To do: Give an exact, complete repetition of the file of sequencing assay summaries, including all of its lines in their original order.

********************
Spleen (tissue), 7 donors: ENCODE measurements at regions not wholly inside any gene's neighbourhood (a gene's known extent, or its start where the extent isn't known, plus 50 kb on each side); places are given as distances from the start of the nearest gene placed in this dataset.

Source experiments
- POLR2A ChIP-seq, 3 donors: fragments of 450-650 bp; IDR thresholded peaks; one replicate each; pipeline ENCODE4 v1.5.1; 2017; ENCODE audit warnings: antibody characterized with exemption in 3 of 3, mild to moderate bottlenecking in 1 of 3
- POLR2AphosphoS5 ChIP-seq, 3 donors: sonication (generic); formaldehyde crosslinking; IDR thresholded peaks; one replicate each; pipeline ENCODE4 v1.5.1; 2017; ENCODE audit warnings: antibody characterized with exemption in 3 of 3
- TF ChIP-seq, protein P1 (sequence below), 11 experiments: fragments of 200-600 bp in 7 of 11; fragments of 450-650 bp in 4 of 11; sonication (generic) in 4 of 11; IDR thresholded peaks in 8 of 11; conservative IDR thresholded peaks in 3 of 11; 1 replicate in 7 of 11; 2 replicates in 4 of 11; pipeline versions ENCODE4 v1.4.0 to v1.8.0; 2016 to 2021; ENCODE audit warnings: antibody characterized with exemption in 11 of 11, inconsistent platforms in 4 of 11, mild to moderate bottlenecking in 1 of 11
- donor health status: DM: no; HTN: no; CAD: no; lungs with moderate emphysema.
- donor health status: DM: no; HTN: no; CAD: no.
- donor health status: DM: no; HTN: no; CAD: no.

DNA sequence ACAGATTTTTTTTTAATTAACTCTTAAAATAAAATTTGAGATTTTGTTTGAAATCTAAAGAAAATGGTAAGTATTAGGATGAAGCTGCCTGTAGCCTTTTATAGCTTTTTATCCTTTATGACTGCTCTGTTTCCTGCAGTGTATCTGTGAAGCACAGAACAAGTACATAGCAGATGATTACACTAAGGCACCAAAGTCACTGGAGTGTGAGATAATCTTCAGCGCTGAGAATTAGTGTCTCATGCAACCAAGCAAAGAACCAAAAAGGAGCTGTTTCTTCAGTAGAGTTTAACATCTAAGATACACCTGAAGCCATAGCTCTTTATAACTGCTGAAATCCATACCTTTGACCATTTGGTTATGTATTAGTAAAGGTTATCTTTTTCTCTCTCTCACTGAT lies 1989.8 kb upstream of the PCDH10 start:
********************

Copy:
Spleen (tissue), 7 donors: ENCODE measurements at regions not wholly inside any gene's neighbourhood (a gene's known extent, or its start where the extent isn't known, plus 50 kb on each side); places are given as distances from the start of the nearest gene placed in this dataset.

Source experiments
- POLR2A ChIP-seq, 3 donors: fragments of 450-650 bp; IDR thresholded peaks; one replicate each; pipeline ENCODE4 v1.5.1; 2017; ENCODE audit warnings: antibody characterized with exemption in 3 of 3, mild to moderate bottlenecking in 1 of 3
- POLR2AphosphoS5 ChIP-seq, 3 donors: sonication (generic); formaldehyde crosslinking; IDR thresholded peaks; one replicate each; pipeline ENCODE4 v1.5.1; 2017; ENCODE audit warnings: antibody characterized with exemption in 3 of 3
- TF ChIP-seq, protein P1 (sequence below), 11 experiments: fragments of 200-600 bp in 7 of 11; fragments of 450-650 bp in 4 of 11; sonication (generic) in 4 of 11; IDR thresholded peaks in 8 of 11; conservative IDR thresholded peaks in 3 of 11; 1 replicate in 7 of 11; 2 replicates in 4 of 11; pipeline versions ENCODE4 v1.4.0 to v1.8.0; 2016 to 2021; ENCODE audit warnings: antibody characterized with exemption in 11 of 11, inconsistent platforms in 4 of 11, mild to moderate bottlenecking in 1 of 11
- donor health status: DM: no; HTN: no; CAD: no; lungs with moderate emphysema.
- donor health status: DM: no; HTN: no; CAD: no.
- donor health status: DM: no; HTN: no; CAD: no.

DNA sequence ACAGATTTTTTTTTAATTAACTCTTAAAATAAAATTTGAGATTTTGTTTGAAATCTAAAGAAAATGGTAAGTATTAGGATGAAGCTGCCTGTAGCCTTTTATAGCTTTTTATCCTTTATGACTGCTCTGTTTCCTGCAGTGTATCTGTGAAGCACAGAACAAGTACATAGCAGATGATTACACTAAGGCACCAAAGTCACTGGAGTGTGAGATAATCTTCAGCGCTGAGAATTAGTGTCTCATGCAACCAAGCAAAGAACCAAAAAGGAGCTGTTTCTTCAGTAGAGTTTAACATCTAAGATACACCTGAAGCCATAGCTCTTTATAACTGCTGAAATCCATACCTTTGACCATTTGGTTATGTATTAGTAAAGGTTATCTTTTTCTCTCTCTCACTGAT lies 1989.8 kb upstream of the PCDH10 start: